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keefe

Adoption requires two-thirds vote...

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Hello,

About a year ago our church had done some Constitution and Bylaw amendments.  Below is a part of our bylaw amendment process.  My understanding of Chapter XIII Voting in Roberts Rules of Order is that two-thirds when not qualified is, two-thirds of votes cast by persons eligible to vote.  Our previous Article IX (the strike through) appears to not have had a qualifying statement, therefore, it would be two-thirds of votes cast.  Now it would appear to have a qualifying statement of two-thirds of the members voting to pass a bylaw amendment.  Example, previously thirty votes cast and twenty were yes, then that two-thirds would pass the amendment.  Now as it reads, thirty votes cast and twenty yes, but our membership is 100 then that is not two-thirds so the amendment would not pass.

 

I know that ultimately it is up to our membership to interpret what it meant when amending the bylaws but I would appreciate some input on this from anyone.  Thank you.

ARTICLE IX

AMENDMENTS TO THE BY-LAWS

Its adoption requires a two-thirds (2/3) majority of the votes cast.vote of the eligible Confessing Members.

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Your problem is the same as many organizations have which don't use the precise language defining a vote threshold requirement as found in RONR, page 402 ff.  As you point out it might mean a "2/3 vote" in the defined sense of page 403, or it might mean a "vote of 2/3 of the members" as also defined on page 403.

Once your membership figures out what meaning the prefer, amend the bylaws. That is the only way to fix the problem.

(And the phrase "2/3 majority" isn't much better - mathematically that one means "2/3 of more than half" which works out to "more than 2/6", or "more than 1/3". I don't think you meant that, but that is what it says to someone who is strict with multiplying fractions together.  And I'll bet you thought you were done with multiplying fractions in about the 8th or 9th grade.)

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38 minutes ago, jstackpo said:

(And the phrase "2/3 majority" isn't much better - mathematically that one means "2/3 of more than half" which works out to "more than 2/6", or "more than 1/3". I don't think you meant that, but that is what it says to someone who is strict with multiplying fractions together.  And I'll bet you thought you were done with multiplying fractions in about the 8th or 9th grade.)

I disagree.  I think it means very little (but it's obviously supposed to mean 2/3 and should be interpreted as such).  I disagree with your interpretation because it doesn't say 2/3 of a majority, it just has a noun (majority) and a modifier (2/3) which don't go together.

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If RONR is your parliamentary authority, and absent any rule to the contrary, only members are allowed to vote. So you don't need to specify that it's only members who can vote. Often adding that language creates ambiguity. Review the reference jstackpo notes and just go with the wording RONR has there. If it's a 2/3 vote you want, just say that. Strike the language about who's doing the voting.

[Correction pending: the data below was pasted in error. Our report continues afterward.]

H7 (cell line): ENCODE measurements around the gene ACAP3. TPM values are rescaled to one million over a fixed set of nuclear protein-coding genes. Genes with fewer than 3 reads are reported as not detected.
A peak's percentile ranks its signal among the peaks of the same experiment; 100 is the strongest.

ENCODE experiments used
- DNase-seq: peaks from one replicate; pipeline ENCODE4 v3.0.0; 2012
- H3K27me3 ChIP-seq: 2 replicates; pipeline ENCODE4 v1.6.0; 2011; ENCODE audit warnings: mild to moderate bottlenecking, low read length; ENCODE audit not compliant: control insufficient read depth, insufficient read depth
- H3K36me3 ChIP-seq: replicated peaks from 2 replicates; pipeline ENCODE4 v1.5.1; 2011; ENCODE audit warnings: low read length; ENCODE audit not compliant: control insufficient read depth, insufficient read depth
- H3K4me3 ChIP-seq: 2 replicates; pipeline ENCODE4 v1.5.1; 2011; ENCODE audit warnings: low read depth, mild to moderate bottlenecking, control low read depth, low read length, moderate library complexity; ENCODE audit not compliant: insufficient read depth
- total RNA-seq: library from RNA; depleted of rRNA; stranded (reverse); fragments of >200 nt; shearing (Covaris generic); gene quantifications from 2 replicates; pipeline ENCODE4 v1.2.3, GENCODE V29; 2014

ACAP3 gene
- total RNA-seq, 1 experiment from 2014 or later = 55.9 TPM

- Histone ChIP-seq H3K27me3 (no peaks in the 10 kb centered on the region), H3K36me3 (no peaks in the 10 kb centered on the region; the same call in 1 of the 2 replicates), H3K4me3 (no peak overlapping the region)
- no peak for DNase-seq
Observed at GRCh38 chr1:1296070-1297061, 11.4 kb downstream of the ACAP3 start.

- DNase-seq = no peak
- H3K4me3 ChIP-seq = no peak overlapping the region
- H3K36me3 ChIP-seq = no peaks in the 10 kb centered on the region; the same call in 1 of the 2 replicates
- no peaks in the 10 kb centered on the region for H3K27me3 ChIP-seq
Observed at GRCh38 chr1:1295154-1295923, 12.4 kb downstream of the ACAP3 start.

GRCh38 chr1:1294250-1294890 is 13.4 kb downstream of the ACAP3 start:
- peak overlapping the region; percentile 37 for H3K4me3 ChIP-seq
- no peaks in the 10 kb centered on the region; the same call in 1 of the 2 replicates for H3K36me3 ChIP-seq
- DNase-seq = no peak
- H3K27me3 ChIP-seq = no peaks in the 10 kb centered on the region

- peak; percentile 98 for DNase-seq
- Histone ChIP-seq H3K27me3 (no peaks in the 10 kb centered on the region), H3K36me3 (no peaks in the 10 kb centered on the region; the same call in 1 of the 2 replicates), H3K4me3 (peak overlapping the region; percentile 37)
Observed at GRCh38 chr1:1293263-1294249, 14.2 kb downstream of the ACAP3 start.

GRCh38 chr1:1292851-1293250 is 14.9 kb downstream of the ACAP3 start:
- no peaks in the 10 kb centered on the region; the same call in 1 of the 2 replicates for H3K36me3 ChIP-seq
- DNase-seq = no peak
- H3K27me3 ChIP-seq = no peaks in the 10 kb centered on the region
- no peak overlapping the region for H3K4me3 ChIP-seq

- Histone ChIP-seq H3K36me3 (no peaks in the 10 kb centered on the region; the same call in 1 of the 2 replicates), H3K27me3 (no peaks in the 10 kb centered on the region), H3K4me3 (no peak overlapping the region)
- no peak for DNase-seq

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Right...  and the ambiguity arises because of the rule on page 589, line 34ff, stating that "There is a presumption that nothing has been placed in the bylaws without some reason for it".  So there is (?) some reason for including the "of the members" phrase, but what might it be?  About all I can think of is that it supplies the "what" in the question "2/3  of what?"  

So leave the phrase out or else supply the complete one: "a 2/3 vote of the members present and voting", as shown on page 402, line 29.

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Guest Who's Coming to Dinner
11 hours ago, keefe said:

Our previous Article IX (the strike through) appears to not have had a qualifying statement, therefore, it would be two-thirds of votes cast.  Now it would appear to have a qualifying statement of two-thirds of the members voting to pass a bylaw amendment.

Abstentions are not votes. A member who is not voting does not cast a vote. I would hope that is obvious. Absent cheating, the number of members voting is equal to the number of votes cast. Therefore, these two sentences are equivalent.

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Yes, I understand that abstentions are not votes.  The question is about the qualifying part of the bylaw stating 2/3 vote of the eligible confessing members.  Example, previously thirty votes cast and twenty were yes, then that two-thirds would pass the amendment.  Now as it reads, thirty votes cast and twenty yes, but our membership is 100 then that is not two-thirds so the amendment would not pass. Instead it would require 67 yes votes.

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Keefe, my interpretation of the amended bylaw provision is the same as yours. This assumes, however, that there are not separate classes of confessing and non confessing members, but that the term confessing members simply means members.

That term came up in a very recent thread and the original poster in that thread clarified that at least in his case confessing members simply means members. Ultimately, your organization has to determine exactly what that term means and who it includes.

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Richard, that is correct, confessing members are just simply members, there are no non-confessing members.  Simply put, we have members and non members :)  Unfortunately the added "confessing" part can confuse.

Thank you all for your feedback.

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